FunC exists since the very beginning of TON, and Tact 1.0 was released in March 2023 (less than two month ago), so it's just very new at the moment, and it's natural there are not many tutorials yet.
Speaking of the limitations: currently Tact is still undergoing reviews and security audits, so if you are developing something that holds a lot of money, for the time being it might be better to use FunC (or to use Tact and then audit the FunC code that Tact compiles to).
But for the lear...
To put it simply:
All the blockchains, including TON, group new transactions into a "block" before they are added to the chain-like structure that consists of all the previous blocks (hence the word "blockchain"). And it always takes some noticeable time to create a new block, due to a number of factors.
But a block can contain lots of transactions. And that means the time it took to create a block was not spent on a single transaction, but on all of them at once.
So there is no cont...
There wasn't any until recently, but just this week Tonkeeper became the first TON wallet that has a Firefox version: https://addons.mozilla.org/en-US/firefox/addon/tonkeeper/
TON strives to be a decentralized system, as most blockchains do. That means that instead of relying on some "single superpower" it's better to have an "array of equal powers". And that means it wouldn't be good for the system if there emerged some "dominating super-validator" with an insane sum as its stake. It's better to have many separate validators with smaller sums.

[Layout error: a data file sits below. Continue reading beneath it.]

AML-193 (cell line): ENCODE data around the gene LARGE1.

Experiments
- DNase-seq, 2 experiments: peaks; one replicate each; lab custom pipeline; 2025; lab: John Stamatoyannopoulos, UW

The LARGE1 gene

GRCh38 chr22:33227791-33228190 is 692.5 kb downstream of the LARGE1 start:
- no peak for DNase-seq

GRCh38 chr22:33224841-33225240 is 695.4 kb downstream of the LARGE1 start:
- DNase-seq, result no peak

That's why the system is tuned in such a way it encourages people to create more validators instead of putting all thei...
It's "inputs" and "outputs" of an operation. The part before
- is what needs to be on the top of the stack to be used. The part after
- is what's placed on the top of the stack after it's over. The letters stand for data types (Builder is noted as
b, and so on).
So in this particular case this notation means that the operation requires an instance of Builder data type to be on the top of the stack, it takes that Builder instance and returns a number (of bits already stored in that Bu...
While AI chatbots might be helpful in some situations, it's important to understand their limitations.
One such limitation is that ChatGPT was trained on information up to 2021 and its knowledge of the world after that is very limited. TON is evolving rapidly and lots of things happened after 2021. There's indeed a project that had been previously called FreeTON, but it has been renamed to Everscale and parted ways with TON. So the answers you get seem outdated.
There's also a more fu...
Masterchain is a "system-level" chain for stuff that affects the whole network, and workchain is where the "regular life" happens such as users sending each other Toncoins. There is only one workchain at the moment, but there could be possibly much more in the future.
You could probably think of the masterchain as the "basement" of a building and of workchain(s) as the "floor(s)" where people actually live.
So mostly you don't need to deal with the "basement", you just do your stuff us...
Your understanding is close to the truth.
As far as I understand, "atomicity" in this context is a concept that was born way before the TON blockchain. It has probably emerged in the database field: https://en.wikipedia.org/wiki/Atomicity_(database_systems)